Corroboree Sydney to educate more kids
Storytelling Elders and champion Waratahs rugby players will teach more children about Aboriginal and Torres Strait Islander culture later this year, as the City of Sydney doubles its support for Australia’s largest corroboree.
The second annual Corroboree Sydney will showcase the art and heritage of local and NSW Aboriginal and Torres Strait Islander communities through performance, film, exhibitions and an expanded school program.
The City will increase its funding from $50,000 to $100,000 for both 2014 and 2015 after the inaugural festival drew 35,000 people and opened with a parade of 1,500 youngsters.
Curated by respected Aboriginal curator, Hetti Perkins, this year’s festival will target an audience of 100,000 and celebrate NSW’s State emblem, the Waratah.
“Corroboree Sydney is a fantastic way to share and showcase the amazing culture of the traditional custodians of this land and help give our youngsters a greater understanding of our history,” Lord Mayor Clover Moore said
“Events like Corroboree Sydney complement the work we have embarked on with the Eora Journey, which celebrates the living culture of Aboriginal and Torres Strait Islander communities in Sydney through art, education and an economic development strategy.”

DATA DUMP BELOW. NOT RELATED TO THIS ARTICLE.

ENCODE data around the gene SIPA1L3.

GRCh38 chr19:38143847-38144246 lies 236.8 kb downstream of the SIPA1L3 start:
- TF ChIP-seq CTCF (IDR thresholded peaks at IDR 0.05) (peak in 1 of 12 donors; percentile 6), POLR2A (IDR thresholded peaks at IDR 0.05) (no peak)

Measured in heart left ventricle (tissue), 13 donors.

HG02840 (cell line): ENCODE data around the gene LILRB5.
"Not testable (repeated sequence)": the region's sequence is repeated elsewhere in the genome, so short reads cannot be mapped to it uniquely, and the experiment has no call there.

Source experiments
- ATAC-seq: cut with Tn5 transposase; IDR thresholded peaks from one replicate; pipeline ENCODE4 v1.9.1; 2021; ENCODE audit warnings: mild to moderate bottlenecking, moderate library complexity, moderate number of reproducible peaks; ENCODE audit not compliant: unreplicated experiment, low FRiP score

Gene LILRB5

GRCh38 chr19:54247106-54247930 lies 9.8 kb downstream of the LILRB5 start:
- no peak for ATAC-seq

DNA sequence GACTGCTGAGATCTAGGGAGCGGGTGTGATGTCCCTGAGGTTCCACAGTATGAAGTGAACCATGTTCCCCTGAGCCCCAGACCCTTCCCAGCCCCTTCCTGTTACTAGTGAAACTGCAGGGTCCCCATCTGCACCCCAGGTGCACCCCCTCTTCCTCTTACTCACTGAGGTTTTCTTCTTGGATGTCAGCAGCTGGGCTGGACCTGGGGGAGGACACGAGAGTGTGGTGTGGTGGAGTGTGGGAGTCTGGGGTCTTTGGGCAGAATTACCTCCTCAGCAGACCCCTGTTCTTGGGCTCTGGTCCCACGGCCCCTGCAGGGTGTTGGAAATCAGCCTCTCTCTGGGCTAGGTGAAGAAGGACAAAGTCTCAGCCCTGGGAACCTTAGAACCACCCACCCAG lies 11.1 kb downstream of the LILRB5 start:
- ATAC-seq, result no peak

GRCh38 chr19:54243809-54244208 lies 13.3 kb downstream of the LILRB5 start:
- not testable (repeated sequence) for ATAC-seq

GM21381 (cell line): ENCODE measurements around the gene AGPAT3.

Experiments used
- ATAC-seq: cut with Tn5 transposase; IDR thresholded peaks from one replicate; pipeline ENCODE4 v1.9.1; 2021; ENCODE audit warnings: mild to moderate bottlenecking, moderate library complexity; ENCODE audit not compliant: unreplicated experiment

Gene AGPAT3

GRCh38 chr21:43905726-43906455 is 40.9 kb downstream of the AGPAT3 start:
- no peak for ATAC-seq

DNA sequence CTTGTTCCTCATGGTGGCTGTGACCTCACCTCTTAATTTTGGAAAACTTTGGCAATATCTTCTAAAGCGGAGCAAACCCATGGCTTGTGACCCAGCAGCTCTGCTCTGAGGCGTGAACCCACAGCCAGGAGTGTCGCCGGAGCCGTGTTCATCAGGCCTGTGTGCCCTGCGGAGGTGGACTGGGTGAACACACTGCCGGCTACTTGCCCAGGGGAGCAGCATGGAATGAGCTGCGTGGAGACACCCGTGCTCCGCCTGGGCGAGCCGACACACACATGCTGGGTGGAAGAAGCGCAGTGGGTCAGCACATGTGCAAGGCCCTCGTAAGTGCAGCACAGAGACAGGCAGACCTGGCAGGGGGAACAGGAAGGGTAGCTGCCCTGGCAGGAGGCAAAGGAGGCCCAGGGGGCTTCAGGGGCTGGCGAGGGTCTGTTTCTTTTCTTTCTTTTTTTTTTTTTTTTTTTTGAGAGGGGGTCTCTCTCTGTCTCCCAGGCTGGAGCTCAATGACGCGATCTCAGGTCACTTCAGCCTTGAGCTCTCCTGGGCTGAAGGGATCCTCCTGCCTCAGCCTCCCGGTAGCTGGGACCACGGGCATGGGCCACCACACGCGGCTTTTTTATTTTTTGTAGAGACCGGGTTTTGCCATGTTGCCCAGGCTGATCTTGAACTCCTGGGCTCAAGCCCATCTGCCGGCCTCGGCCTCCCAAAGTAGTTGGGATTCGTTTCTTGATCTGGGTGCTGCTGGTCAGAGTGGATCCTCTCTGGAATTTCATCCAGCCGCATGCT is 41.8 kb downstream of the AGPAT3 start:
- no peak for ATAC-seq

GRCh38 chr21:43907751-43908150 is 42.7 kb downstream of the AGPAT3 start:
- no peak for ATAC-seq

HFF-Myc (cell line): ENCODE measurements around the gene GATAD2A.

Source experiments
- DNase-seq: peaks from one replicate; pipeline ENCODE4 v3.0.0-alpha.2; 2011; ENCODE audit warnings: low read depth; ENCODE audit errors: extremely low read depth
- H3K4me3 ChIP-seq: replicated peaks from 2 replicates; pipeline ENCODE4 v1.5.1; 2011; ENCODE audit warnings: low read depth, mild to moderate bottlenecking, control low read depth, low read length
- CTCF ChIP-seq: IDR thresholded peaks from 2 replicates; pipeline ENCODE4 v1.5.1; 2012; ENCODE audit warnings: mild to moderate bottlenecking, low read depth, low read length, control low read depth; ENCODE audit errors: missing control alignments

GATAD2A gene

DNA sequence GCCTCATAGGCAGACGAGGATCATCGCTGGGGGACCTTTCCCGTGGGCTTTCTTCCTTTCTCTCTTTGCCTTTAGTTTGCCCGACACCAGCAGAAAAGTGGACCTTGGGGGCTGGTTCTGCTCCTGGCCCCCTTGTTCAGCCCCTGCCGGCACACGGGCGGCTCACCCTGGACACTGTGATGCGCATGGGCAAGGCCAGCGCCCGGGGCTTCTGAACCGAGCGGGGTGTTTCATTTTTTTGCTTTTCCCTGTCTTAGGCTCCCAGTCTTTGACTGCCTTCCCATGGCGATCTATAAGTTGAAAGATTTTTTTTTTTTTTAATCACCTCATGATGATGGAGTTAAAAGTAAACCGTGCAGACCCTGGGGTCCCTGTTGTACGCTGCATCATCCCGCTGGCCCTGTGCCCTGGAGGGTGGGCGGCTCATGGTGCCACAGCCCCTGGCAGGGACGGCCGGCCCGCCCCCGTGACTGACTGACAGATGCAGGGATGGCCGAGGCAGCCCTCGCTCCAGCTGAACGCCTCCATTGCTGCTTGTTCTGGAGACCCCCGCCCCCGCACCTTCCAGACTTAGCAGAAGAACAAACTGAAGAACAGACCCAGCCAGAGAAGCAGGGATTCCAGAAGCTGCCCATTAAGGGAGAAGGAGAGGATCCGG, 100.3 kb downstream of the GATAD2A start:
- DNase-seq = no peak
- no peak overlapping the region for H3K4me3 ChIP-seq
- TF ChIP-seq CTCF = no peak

This year, educational packs will share Gorawarl and Jerrawongarla Elder Julie Freeman’s story of how the blood of a wonga pigeon – killed by a hawk – turned the waratah flower from white to red, teaching Eora history to more than 2,000 primary pupils.
Kids from independent, catholic and public schools will meet Aboriginal Elders, champion Waratahs rugby players and other identities as part of the program.
The youngsters will also hand-make Waratah flowers to showcase in the second Gurung Parade down Macquarie Street. ‘Gurung’ means child in the Gadigal language.
Free venue hire and waived fees for banners have also been pledged by the City to help organisers provide a successful event.
Recognising New South Wales as the home of the largest population of Aboriginal peoples in Australia, Corroboree Sydney will focus on the shores of Sydney Harbour, embracing its significance as the intersection of European civilisation and the Eora.
Activities will also include collaborations with Koori Radio, Sydney Story Factory and local communities in the area.
Ten other organisations, several of which are major Sydney cultural institutions, will support the event from 20 to 30 November. They are Art Gallery of NSW, Australian Museum, Australian National Maritime Museum, Bangarra Dance Theatre, Blackfella Films, Museum of Contemporary Art Australia, Royal Botanic Gardens Sydney, State Library of NSW, Sydney Harbour Foreshore Authority and the Sydney Opera House.
For more information, visit http://www.corroboreesydney.com.au/
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